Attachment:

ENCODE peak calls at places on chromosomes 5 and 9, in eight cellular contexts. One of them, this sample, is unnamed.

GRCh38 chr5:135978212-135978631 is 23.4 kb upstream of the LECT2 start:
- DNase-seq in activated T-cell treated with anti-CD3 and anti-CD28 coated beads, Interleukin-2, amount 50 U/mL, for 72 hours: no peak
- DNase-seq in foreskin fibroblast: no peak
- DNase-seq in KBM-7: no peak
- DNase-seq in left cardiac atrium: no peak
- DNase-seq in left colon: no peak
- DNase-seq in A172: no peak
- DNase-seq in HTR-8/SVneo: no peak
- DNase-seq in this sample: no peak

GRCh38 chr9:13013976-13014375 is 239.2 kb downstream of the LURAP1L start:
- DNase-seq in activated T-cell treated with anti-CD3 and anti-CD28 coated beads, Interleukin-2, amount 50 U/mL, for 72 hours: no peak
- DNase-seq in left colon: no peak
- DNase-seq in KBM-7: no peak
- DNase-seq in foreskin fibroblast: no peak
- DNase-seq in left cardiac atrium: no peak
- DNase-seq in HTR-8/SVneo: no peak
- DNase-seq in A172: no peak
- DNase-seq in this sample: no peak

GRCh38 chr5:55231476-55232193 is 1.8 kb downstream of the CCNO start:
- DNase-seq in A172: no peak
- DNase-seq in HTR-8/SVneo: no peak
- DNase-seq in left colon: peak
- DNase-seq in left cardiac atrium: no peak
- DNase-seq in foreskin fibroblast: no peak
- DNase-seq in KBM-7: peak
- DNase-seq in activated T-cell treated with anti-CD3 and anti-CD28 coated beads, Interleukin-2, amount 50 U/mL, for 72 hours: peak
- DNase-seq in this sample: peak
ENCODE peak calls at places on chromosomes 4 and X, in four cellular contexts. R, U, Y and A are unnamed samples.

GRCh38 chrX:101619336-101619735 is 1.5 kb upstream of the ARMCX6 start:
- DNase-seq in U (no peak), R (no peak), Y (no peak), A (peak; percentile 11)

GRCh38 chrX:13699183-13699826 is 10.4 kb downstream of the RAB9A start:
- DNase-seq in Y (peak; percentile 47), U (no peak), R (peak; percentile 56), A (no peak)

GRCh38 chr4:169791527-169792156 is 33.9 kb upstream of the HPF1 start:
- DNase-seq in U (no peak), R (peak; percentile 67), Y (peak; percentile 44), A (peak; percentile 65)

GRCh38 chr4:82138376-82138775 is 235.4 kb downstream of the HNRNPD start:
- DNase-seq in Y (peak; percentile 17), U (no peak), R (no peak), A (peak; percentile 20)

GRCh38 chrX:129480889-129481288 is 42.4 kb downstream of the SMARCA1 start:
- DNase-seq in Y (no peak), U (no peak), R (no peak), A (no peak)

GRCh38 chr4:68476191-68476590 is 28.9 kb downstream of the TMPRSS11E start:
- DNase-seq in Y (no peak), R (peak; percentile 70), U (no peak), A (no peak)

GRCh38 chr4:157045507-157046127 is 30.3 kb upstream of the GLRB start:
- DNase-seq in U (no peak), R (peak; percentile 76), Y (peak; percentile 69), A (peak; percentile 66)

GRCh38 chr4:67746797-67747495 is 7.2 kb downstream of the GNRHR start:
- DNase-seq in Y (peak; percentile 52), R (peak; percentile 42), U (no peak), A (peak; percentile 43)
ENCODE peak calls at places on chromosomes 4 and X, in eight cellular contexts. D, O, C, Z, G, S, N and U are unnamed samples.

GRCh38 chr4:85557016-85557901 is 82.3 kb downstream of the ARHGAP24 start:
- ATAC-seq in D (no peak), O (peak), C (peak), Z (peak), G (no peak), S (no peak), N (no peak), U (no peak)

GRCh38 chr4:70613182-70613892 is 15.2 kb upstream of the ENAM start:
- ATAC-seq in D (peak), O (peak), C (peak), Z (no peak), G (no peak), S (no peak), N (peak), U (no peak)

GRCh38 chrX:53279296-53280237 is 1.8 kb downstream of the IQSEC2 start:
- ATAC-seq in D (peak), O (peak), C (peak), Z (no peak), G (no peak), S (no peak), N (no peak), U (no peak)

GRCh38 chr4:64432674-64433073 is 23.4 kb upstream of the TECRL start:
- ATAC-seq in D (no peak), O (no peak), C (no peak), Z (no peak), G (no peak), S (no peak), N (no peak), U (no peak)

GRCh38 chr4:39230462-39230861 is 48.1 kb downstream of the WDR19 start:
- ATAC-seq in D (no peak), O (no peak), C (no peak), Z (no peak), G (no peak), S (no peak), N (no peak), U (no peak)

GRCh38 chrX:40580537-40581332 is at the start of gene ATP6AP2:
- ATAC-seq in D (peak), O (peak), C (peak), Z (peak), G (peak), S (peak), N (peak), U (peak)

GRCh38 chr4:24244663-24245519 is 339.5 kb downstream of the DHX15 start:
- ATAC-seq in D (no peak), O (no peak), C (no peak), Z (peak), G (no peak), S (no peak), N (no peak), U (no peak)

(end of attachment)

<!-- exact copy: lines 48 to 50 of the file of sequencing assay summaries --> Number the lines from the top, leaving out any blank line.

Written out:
- ATAC-seq in D (no peak), O (peak), C (peak), Z (peak), G (no peak), S (no peak), N (no peak), U (no peak)

GRCh38 chr4:70613182-70613892 is 15.2 kb upstream of the ENAM start:
- ATAC-seq in D (peak), O (peak), C (peak), Z (no peak), G (no peak), S (no peak), N (peak), U (no peak)